In Texas, Audubon’s Orioles frequent a wooded and brushy habitats, including mesquite bosques, wooded streams, and sometimes oak stands. Ravines and creeks with willows or stands of phragmites can be good places to find them. They often appear in well-vegetated backyards with bird feeders, especially when good nesting habitat is nearby. In Mexico, Audubon’s Orioles use a much greater range of habitats, from near sea level to cloud forests, including pine-oak, pine, and deciduous forests, stream corridors, arid thorn forest and scrub, and shade coffee plantations. Although often seen at forest edges, Audubon’s Orioles spend more time foraging in dense vegetation than other orioles, and they also conceal their nests more deeply in heavy cover than do many other oriole species.Back to top
Audubon’s Orioles eat mainly insects, spiders, and fruit, which they take by gleaning from vegetation or the ground, often in areas of dense vegetation. Like many members of the blackbird family, they also expose hidden prey by “gaping”—inserting the heavy bill into the ground or into vegetation, then opening it, making a gap that allows them to seize prey such as insect larvae. Their diet includes beetles, butterflies, caterpillars, spiders, mesquite beans, cactus fruit, hackberries, and other wild berries. In orchards they eat peaches, apples, and plums, and they readily eat sunflower seeds at feeders. Occasionally, they drink nectar from hummingbird feeders.Back to top
Females probably select the nest site, usually in the outer branches of a tree, about 5–15 feet above the ground (often higher in Mexico), sometimes in Spanish moss.
Females build a shallow hanging cup suspended from a branch, woven of grasses and plant fibers (palmetto especially), and usually lined with grass, plant fiber, and hair. Nests average about 3.7 inches across and 3.7 inches tall, with interior cup about 3.0 inches across and 2.8 inches deep.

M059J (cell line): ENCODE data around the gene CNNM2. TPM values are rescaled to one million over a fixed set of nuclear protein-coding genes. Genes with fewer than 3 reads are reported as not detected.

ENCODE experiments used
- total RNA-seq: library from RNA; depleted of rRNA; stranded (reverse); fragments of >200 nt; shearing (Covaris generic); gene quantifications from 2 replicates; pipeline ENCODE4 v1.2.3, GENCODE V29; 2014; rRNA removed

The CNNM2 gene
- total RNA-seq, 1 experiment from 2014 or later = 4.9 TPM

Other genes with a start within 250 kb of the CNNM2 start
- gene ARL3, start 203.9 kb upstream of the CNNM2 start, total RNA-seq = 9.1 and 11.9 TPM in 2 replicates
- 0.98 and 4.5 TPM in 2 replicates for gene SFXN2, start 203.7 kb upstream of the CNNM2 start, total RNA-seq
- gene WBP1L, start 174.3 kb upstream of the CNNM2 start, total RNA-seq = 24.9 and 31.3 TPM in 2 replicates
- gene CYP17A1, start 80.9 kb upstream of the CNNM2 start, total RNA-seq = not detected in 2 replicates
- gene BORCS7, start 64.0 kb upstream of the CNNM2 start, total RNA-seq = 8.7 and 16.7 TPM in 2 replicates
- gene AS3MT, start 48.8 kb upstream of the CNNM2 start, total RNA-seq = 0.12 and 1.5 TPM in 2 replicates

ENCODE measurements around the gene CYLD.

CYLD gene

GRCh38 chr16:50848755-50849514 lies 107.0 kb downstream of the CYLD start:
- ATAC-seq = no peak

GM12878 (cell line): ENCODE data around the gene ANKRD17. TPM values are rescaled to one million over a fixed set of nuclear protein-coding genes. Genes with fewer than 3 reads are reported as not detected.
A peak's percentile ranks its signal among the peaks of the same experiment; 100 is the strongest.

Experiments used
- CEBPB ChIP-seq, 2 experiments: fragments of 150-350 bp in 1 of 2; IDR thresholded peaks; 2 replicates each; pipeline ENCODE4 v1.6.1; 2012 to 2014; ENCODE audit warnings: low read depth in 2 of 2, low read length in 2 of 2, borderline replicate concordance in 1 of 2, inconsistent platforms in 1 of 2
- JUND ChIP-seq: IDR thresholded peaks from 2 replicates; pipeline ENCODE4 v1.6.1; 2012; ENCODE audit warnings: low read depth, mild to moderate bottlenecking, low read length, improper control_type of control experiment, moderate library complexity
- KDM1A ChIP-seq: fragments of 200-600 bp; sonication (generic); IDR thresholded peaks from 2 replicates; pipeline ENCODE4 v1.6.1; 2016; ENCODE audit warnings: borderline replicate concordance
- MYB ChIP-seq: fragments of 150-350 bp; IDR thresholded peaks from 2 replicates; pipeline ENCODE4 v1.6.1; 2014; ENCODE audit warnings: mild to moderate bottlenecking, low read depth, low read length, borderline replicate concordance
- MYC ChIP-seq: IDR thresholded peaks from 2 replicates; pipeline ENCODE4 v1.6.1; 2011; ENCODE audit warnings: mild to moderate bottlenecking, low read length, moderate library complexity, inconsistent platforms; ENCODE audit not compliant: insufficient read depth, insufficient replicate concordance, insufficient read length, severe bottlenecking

|Clutch Size:||3-5 eggs|
Pale bluish white, with dark streaks and blotches, heaviest at large end.
|Condition at Hatching:|
Audubon’s Orioles begin singing steadily in spring, often when rains begin to make their habitats more verdant and increase insect activity. Males and females sing the same song, and males follow females closely as they build the nest, the two staying in close contact with calls and singing. No courtship display is known. Both sexes react to the presence of other Audubon’s Orioles near the nest, hopping, calling, singing, and sometimes chasing the intruder, but intense territorial clashes are uncommon. Females alone build the nest. Both sexes incubate the eggs and feed the young, which may remain with the parents for several months after fledging. Audubon’s Orioles appear to be monogamous. Pairs often remain together during the nonbreeding season, when they also join others of their species or mixed-species flocks that include jays, tanagers, and other oriole species.Back to top
Partners in Flight estimates the global breeding population of Audubon's Oriole at 3.5 million, but fewer than 5,000 are thought to breed in the United States. The group ranks the species 13 out of 20 on the Continental Concern Score, indicating a species of low conservation concern. This species has declined in Texas, at least since the 1920s, and has even disappeared from the largest national wildlife refuges in South Texas. Vulnerability to cowbird parasitism, habitat loss, and fragmentation suggest that special measures may be needed to maintain some populations.Back to top
Audubon’s Orioles may come to backyards, especially ones with thick vegetation or fruiting shrubs. They eat sunflower seeds from feeders and may also visit hummingbird feeders.Back to top
Flood, Nancy J., James D. Rising and Timothy Brush. (2002). Audubon's Oriole (Icterus graduacauda), version 2.0. In The Birds of North America (P. G. Rodewald, editor). Cornell Lab of Ornithology, Ithaca, New York, USA.
Partners in Flight (2017). Avian Conservation Assessment Database. 2017.
Rosenberg, K. V., J. A. Kennedy, R. Dettmers, R. P. Ford, D. Reynolds, J. D. Alexander, C. J. Beardmore, P. J. Blancher, R. E. Bogart, G. S. Butcher, A. F. Camfield, A. Couturier, D. W. Demarest, W. E. Easton, J. J. Giocomo, R. H. Keller, A. E. Mini, A. O. Panjabi, D. N. Pashley, T. D. Rich, J. M. Ruth, H. Stabins, J. Stanton, and T. Will (2016). Partners in Flight Landbird Conservation Plan: 2016 Revision for Canada and Continental United States. Partners in Flight Science Committee.
Sibley, D. A. (2014). The Sibley Guide to Birds, second edition. Alfred A. Knopf, New York, NY, USA.